Freshman’s goal for water polo

Before finishing his first year at Biola, freshman Josh Semple has already laid the groundwork for a future water polo team at Biola.

Photo+courtesy+of+Adam+Washington

Photo courtesy of Adam Washington

Keaton Moore, Writer

The many changes on the horizon for Biola includes the possibility of adding men’s and women’s water polo to the list of school sports, led by the passion and hard work of freshman Josh Semple. Over the past six months, Semple has pushed for the creation of a water polo team and hopes to see it become an official sport.

Love for Water Polo

Semple’s love for water polo began a few weeks before his freshman year of high school. As the door closed for baseball, a door opened for water polo and he was able to see God work through those next four years. Semple played water polo all through high school and earned spots on a local club team as well as an international team. Once it came time for Semple to pick a college, God made a way for him to attend Biola.

“I really wanted to play college water polo, but I suffered two severe concussions my junior year of high school,” Semple said. “Then Biola happened through church and prayer.”

Although he received a spot on Biola’s swim team, Semple knew his true passion was water polo. With that desire, he rounded up a small group of water polo players and lay the foundations for a future team.

“I came to Biola and swam for the first part of my first semester, but I was not thoroughly enjoying it and from there a couple of the guys and I started to think about water polo,” Semple said. “Three months later with a couple of meetings with our club advisor and Student Programming and Activities, we got it done.”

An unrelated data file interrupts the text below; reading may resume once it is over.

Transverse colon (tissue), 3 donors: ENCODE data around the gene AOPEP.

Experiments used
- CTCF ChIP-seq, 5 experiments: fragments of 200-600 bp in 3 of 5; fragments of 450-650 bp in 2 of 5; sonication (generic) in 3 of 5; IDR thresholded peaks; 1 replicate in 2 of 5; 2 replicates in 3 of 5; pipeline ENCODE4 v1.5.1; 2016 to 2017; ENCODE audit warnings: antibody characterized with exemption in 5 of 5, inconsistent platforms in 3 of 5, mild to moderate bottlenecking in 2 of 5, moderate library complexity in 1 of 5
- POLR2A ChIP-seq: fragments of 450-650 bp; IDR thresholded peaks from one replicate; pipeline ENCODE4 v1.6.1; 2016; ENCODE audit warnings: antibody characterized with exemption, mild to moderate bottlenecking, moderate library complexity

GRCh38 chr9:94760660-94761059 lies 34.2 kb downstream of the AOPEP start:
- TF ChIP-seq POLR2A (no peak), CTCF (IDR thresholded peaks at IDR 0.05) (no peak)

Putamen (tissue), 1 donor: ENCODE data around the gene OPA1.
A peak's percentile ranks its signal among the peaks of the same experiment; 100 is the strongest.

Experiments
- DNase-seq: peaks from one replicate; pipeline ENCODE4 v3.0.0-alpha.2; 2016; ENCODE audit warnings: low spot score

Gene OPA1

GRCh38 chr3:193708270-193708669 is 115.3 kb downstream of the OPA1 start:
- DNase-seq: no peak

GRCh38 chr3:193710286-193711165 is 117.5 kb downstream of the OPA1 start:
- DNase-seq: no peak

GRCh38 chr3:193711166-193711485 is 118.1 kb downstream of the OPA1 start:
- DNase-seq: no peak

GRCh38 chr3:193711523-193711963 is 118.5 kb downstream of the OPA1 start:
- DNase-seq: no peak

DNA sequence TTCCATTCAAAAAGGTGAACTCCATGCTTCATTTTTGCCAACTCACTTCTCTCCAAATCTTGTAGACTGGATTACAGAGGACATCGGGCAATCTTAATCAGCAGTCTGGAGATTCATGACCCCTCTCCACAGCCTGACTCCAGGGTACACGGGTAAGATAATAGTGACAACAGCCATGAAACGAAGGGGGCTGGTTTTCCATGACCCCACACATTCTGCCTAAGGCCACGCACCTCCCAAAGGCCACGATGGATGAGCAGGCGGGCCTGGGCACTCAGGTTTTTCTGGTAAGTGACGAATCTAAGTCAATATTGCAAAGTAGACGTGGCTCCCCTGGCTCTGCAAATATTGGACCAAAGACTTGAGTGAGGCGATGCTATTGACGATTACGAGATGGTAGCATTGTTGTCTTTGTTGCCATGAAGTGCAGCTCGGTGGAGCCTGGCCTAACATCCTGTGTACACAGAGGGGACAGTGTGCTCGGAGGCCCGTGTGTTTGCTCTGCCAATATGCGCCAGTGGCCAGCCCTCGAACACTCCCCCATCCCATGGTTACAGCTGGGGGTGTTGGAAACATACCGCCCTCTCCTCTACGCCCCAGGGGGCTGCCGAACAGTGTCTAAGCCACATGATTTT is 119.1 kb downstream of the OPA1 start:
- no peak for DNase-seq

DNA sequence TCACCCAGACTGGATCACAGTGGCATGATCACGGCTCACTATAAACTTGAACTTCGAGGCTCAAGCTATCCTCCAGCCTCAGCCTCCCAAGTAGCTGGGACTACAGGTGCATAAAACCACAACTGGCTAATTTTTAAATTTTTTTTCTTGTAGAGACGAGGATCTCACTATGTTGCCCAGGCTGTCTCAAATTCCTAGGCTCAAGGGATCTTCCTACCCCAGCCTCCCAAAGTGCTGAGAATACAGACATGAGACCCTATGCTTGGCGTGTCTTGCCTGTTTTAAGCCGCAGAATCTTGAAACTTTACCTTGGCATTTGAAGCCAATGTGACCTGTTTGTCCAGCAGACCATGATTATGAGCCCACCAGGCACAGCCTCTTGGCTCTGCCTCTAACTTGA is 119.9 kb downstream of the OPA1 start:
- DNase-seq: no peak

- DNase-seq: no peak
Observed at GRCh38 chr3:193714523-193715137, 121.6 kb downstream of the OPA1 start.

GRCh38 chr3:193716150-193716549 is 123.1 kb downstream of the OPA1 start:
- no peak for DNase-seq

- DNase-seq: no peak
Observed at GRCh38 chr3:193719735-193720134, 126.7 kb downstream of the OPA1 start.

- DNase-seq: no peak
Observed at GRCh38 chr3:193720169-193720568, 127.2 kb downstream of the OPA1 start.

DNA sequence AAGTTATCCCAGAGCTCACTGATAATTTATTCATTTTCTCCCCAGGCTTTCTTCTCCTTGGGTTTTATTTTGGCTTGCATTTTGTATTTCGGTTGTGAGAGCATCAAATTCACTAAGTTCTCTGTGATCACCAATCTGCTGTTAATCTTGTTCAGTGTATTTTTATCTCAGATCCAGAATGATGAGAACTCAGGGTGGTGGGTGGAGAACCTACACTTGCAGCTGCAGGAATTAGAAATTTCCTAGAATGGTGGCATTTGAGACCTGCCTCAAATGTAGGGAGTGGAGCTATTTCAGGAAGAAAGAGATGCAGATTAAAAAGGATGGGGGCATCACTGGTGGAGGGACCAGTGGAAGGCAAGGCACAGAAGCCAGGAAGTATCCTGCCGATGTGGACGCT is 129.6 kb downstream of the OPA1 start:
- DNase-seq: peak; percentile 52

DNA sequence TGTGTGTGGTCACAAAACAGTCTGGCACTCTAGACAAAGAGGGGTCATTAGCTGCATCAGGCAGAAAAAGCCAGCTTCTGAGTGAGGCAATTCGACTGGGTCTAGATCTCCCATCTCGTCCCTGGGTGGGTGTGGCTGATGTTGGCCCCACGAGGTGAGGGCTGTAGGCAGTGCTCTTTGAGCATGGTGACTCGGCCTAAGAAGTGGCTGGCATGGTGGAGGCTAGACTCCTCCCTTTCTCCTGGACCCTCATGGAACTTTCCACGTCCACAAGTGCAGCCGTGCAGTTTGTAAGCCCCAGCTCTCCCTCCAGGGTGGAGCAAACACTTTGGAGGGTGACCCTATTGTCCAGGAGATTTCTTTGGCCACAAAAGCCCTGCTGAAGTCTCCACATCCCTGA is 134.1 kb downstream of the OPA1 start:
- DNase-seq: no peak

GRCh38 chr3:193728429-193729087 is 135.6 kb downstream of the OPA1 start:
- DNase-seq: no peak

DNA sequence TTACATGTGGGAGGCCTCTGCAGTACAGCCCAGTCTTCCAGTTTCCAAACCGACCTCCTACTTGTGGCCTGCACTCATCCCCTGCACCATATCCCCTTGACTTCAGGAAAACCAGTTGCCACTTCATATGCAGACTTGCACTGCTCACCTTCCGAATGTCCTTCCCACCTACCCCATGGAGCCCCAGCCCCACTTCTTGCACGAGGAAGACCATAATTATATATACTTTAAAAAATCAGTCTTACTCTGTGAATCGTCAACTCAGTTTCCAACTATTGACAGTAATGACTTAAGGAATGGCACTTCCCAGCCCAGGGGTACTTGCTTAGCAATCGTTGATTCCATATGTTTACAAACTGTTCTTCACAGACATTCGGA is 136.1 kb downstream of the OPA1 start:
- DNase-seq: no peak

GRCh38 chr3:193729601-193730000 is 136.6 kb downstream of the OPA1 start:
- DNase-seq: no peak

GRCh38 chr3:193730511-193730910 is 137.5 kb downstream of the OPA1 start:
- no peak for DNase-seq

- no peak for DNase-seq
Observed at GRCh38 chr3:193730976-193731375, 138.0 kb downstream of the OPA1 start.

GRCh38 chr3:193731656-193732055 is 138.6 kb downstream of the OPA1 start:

Bigger picture in mind

What started as an idea slowly took shape, thanks to the dedication of Semple and the group of water polo players he has fostered. Although Semple is pleased with the progress the club made, he stills keeps Christ and the bigger picture in mind.

Not only does Semple view this club as a great way to get in the water, he also sees the missional value that a water polo club can have for Biola. A water polo team would bring in a new group of students who ordinarily would not have any interest in Biola. As Semple saw in high school, the water polo community is one in desperate need of the gospel because of its largely secular atmosphere. A water polo program will bring those students into a Christian environment and allow them to be absorbed in the Word.

“It would also be a good mission opportunity that could reach out to a large number of people and a lot of good could come from it,” Semple said. “Especially down here in Southern California with the capital of U.S.A. Water Polo in Huntington Beach.”

Diversifying Biola

Since there are only four Christian colleges with a water polo program on the West Coast, Semple anticipates Biola will have no trouble attracting top-level recruits for the team.

“Doing so will help diversify Biola,” Semple said. “There are only four Christian schools in New Mexico, Oregon, California and Arizona that have water polo teams and Biola would be the fifth.”

Only time will tell if one of the changes Biola institutes will include the addition of a water polo team, but Semple envisions a team that will not only bring students closer to each other, but also bring glory to God.

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